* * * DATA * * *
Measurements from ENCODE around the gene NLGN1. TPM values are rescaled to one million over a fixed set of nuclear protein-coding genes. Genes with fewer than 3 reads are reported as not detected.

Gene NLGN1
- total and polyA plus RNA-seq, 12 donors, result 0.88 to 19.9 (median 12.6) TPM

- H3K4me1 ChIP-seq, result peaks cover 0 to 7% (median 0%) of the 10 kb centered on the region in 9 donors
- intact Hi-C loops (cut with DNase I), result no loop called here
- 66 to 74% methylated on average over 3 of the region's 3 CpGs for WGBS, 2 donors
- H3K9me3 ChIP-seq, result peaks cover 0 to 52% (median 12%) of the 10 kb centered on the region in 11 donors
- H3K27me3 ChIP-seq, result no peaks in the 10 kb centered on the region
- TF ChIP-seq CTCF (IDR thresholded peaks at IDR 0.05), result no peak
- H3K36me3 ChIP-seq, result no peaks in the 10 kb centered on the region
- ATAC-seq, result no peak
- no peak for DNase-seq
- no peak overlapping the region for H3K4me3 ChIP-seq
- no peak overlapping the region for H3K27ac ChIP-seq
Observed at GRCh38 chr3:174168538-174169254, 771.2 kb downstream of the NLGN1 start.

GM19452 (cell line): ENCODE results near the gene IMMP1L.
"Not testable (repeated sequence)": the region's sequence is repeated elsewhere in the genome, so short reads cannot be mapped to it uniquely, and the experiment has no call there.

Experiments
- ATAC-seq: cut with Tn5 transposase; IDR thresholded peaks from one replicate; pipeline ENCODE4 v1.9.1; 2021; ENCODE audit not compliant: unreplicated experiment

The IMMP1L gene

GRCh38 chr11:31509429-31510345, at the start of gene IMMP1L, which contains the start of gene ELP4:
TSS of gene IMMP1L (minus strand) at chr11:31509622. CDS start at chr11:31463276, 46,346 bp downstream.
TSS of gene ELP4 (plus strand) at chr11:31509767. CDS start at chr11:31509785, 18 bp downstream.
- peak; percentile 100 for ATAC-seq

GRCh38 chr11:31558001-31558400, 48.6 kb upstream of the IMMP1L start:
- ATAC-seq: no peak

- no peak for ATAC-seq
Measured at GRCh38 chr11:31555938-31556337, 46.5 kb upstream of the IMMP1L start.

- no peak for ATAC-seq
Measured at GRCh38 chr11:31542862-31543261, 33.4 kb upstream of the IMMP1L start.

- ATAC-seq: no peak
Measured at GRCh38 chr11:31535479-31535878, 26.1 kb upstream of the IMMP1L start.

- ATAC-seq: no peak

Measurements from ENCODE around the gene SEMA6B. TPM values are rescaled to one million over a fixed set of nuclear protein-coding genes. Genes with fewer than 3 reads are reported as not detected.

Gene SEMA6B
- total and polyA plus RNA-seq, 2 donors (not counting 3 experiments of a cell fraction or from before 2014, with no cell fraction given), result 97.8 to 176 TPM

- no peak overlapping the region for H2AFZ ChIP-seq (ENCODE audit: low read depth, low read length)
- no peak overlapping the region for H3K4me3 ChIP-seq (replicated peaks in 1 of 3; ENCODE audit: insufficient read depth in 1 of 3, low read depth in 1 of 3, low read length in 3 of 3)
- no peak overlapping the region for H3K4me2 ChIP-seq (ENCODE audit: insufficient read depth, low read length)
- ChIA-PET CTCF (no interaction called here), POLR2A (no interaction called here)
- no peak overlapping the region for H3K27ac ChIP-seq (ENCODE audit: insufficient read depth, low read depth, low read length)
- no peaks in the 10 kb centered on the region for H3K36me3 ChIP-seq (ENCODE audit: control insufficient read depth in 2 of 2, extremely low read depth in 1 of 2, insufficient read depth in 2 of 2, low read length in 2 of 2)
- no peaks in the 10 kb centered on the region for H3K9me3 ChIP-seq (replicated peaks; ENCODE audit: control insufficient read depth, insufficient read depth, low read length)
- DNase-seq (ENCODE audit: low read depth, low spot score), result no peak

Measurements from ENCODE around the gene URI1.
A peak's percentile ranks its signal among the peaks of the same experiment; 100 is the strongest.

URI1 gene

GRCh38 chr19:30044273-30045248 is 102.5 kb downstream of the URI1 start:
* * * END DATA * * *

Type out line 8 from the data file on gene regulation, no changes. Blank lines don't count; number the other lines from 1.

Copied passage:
- H3K27me3 ChIP-seq, result no peaks in the 10 kb centered on the region